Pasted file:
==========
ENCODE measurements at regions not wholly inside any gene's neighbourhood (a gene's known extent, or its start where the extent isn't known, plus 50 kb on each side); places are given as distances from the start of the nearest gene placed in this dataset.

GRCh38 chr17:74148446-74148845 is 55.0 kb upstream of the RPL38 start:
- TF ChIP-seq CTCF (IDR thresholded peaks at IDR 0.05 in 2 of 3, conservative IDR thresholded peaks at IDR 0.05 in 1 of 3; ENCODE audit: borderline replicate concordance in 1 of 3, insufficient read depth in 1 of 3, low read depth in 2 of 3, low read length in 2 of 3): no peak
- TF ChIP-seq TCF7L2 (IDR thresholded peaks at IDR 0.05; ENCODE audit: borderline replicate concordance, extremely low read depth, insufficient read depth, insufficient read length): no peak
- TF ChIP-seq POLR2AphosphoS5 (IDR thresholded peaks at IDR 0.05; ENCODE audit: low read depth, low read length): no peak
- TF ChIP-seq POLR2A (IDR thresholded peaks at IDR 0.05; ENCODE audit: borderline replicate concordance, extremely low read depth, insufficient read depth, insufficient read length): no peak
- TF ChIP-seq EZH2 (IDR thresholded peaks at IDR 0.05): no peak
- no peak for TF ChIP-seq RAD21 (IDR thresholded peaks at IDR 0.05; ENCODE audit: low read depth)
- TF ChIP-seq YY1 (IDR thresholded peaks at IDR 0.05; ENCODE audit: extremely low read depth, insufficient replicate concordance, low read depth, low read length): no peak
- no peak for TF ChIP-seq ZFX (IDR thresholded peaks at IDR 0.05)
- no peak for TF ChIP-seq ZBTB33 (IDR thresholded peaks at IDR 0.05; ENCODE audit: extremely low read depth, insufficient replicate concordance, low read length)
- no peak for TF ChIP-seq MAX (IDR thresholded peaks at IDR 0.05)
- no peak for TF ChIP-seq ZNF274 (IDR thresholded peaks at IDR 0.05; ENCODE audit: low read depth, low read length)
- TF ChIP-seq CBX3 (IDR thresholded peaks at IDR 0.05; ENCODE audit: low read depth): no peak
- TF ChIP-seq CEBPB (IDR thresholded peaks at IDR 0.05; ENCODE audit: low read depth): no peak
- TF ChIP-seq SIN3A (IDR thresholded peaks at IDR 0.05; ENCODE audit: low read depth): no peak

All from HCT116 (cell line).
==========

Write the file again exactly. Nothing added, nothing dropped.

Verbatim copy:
ENCODE measurements at regions not wholly inside any gene's neighbourhood (a gene's known extent, or its start where the extent isn't known, plus 50 kb on each side); places are given as distances from the start of the nearest gene placed in this dataset.

GRCh38 chr17:74148446-74148845 is 55.0 kb upstream of the RPL38 start:
- TF ChIP-seq CTCF (IDR thresholded peaks at IDR 0.05 in 2 of 3, conservative IDR thresholded peaks at IDR 0.05 in 1 of 3; ENCODE audit: borderline replicate concordance in 1 of 3, insufficient read depth in 1 of 3, low read depth in 2 of 3, low read length in 2 of 3): no peak
- TF ChIP-seq TCF7L2 (IDR thresholded peaks at IDR 0.05; ENCODE audit: borderline replicate concordance, extremely low read depth, insufficient read depth, insufficient read length): no peak
- TF ChIP-seq POLR2AphosphoS5 (IDR thresholded peaks at IDR 0.05; ENCODE audit: low read depth, low read length): no peak
- TF ChIP-seq POLR2A (IDR thresholded peaks at IDR 0.05; ENCODE audit: borderline replicate concordance, extremely low read depth, insufficient read depth, insufficient read length): no peak
- TF ChIP-seq EZH2 (IDR thresholded peaks at IDR 0.05): no peak
- no peak for TF ChIP-seq RAD21 (IDR thresholded peaks at IDR 0.05; ENCODE audit: low read depth)
- TF ChIP-seq YY1 (IDR thresholded peaks at IDR 0.05; ENCODE audit: extremely low read depth, insufficient replicate concordance, low read depth, low read length): no peak
- no peak for TF ChIP-seq ZFX (IDR thresholded peaks at IDR 0.05)
- no peak for TF ChIP-seq ZBTB33 (IDR thresholded peaks at IDR 0.05; ENCODE audit: extremely low read depth, insufficient replicate concordance, low read length)
- no peak for TF ChIP-seq MAX (IDR thresholded peaks at IDR 0.05)
- no peak for TF ChIP-seq ZNF274 (IDR thresholded peaks at IDR 0.05; ENCODE audit: low read depth, low read length)
- TF ChIP-seq CBX3 (IDR thresholded peaks at IDR 0.05; ENCODE audit: low read depth): no peak
- TF ChIP-seq CEBPB (IDR thresholded peaks at IDR 0.05; ENCODE audit: low read depth): no peak
- TF ChIP-seq SIN3A (IDR thresholded peaks at IDR 0.05; ENCODE audit: low read depth): no peak

All from HCT116 (cell line).